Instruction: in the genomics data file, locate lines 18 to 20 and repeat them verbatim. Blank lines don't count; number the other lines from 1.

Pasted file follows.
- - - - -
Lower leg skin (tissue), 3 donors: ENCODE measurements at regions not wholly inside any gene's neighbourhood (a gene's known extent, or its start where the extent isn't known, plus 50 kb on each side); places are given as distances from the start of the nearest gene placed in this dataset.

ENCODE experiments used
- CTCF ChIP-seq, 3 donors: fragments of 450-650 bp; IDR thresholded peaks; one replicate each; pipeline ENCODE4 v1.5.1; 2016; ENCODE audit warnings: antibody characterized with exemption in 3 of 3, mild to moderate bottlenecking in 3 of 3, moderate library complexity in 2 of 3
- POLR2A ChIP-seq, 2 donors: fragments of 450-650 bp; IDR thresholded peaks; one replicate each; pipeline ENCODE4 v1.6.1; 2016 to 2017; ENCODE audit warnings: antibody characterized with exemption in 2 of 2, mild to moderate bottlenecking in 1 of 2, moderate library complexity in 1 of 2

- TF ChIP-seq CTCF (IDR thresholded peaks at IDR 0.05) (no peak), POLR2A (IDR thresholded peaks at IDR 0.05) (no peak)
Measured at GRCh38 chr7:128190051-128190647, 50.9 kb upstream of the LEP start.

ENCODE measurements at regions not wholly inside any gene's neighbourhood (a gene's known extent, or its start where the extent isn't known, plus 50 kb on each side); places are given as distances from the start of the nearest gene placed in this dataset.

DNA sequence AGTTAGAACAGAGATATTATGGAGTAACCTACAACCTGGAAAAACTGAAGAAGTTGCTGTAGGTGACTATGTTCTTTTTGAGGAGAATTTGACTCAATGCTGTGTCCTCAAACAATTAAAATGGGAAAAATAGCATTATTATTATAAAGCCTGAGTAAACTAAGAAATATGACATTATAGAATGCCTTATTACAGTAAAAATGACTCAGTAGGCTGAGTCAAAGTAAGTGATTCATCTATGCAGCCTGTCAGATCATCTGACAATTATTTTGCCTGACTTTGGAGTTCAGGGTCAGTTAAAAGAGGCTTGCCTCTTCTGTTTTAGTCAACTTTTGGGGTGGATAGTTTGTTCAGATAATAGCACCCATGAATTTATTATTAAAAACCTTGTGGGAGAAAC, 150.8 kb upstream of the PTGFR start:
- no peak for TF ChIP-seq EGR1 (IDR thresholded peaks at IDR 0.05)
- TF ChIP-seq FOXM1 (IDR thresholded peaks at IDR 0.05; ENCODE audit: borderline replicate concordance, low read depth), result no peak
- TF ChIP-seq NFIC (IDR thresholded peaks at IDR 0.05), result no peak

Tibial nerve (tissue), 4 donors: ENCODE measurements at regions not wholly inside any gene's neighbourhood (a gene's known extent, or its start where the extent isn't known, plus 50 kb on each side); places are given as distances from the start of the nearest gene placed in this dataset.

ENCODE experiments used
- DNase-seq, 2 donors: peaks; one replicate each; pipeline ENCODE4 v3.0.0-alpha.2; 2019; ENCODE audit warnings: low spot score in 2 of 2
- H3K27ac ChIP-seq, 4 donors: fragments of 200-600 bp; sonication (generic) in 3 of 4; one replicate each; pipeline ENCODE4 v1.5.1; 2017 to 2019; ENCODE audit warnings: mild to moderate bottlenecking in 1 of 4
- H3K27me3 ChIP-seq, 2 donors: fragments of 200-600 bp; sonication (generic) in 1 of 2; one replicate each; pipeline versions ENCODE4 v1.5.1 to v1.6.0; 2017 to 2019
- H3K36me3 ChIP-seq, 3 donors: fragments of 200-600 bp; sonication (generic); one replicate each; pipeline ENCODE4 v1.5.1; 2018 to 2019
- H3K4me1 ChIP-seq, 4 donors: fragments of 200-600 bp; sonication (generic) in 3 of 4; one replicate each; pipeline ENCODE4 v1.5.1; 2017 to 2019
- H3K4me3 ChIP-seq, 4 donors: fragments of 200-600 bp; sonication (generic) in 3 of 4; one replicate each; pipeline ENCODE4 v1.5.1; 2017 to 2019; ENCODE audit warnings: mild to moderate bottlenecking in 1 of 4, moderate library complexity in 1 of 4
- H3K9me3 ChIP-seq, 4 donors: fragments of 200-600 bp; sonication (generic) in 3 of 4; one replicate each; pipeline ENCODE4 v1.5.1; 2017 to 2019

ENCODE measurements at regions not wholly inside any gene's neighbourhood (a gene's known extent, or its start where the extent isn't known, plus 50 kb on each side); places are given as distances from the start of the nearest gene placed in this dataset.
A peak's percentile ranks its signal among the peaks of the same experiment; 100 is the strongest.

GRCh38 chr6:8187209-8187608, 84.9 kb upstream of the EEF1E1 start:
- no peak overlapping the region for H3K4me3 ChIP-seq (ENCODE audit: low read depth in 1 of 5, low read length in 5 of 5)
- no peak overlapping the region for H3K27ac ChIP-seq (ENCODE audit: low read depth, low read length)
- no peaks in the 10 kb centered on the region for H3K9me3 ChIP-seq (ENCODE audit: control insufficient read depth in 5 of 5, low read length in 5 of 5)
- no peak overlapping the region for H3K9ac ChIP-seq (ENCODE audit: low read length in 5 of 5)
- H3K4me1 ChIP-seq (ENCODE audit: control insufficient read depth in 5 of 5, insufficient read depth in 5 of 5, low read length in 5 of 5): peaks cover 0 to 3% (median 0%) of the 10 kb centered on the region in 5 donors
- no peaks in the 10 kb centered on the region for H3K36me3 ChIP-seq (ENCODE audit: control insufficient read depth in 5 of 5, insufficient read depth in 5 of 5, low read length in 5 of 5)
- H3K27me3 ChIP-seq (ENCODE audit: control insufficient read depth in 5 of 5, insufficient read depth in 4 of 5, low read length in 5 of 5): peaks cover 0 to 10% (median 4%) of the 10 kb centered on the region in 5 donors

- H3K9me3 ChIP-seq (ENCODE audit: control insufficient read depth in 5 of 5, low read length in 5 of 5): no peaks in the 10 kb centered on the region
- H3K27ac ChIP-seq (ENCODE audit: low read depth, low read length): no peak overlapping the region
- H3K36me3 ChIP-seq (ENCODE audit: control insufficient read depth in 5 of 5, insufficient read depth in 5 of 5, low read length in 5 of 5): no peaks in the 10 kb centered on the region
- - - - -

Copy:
- H3K4me1 ChIP-seq, 4 donors: fragments of 200-600 bp; sonication (generic) in 3 of 4; one replicate each; pipeline ENCODE4 v1.5.1; 2017 to 2019
- H3K4me3 ChIP-seq, 4 donors: fragments of 200-600 bp; sonication (generic) in 3 of 4; one replicate each; pipeline ENCODE4 v1.5.1; 2017 to 2019; ENCODE audit warnings: mild to moderate bottlenecking in 1 of 4, moderate library complexity in 1 of 4
- H3K9me3 ChIP-seq, 4 donors: fragments of 200-600 bp; sonication (generic) in 3 of 4; one replicate each; pipeline ENCODE4 v1.5.1; 2017 to 2019